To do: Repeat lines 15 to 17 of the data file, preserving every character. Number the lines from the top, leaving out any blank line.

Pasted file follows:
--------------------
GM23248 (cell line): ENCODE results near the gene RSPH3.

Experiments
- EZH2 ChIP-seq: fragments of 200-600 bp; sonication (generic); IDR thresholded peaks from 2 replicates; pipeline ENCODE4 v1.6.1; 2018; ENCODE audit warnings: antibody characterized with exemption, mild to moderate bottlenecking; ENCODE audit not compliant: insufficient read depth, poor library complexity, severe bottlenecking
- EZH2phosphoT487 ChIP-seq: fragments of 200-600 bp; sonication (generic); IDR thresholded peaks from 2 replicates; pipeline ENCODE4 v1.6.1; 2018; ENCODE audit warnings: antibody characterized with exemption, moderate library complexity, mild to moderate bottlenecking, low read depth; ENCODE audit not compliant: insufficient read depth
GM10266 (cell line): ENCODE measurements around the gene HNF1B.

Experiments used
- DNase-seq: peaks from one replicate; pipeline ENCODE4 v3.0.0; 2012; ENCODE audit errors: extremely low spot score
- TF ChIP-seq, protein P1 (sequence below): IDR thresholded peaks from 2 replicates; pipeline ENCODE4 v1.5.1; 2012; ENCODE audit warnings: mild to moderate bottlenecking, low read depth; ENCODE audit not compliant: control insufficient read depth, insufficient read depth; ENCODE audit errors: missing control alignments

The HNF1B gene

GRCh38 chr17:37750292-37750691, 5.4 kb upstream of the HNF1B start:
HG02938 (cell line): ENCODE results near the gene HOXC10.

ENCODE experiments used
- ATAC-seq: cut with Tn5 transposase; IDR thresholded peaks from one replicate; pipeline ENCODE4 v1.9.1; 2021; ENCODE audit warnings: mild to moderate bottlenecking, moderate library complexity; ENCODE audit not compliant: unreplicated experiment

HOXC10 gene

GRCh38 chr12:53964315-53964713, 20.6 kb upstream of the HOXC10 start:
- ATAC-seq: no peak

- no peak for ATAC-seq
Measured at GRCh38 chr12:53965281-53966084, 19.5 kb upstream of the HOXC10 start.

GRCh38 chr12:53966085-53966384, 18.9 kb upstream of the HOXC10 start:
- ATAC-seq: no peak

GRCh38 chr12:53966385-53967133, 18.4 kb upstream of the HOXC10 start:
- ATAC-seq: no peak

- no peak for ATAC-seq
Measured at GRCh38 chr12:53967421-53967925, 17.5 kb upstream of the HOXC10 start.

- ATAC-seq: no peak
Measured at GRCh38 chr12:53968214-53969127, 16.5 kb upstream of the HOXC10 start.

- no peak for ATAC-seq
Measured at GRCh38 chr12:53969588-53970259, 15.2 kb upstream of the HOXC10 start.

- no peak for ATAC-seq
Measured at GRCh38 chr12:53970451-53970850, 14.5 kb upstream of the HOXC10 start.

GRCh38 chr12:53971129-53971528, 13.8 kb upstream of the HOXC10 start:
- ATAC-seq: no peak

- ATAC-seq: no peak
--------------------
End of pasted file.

GRCh38 chr12:53964315-53964713, 20.6 kb upstream of the HOXC10 start:
- ATAC-seq: no peak

- no peak for ATAC-seq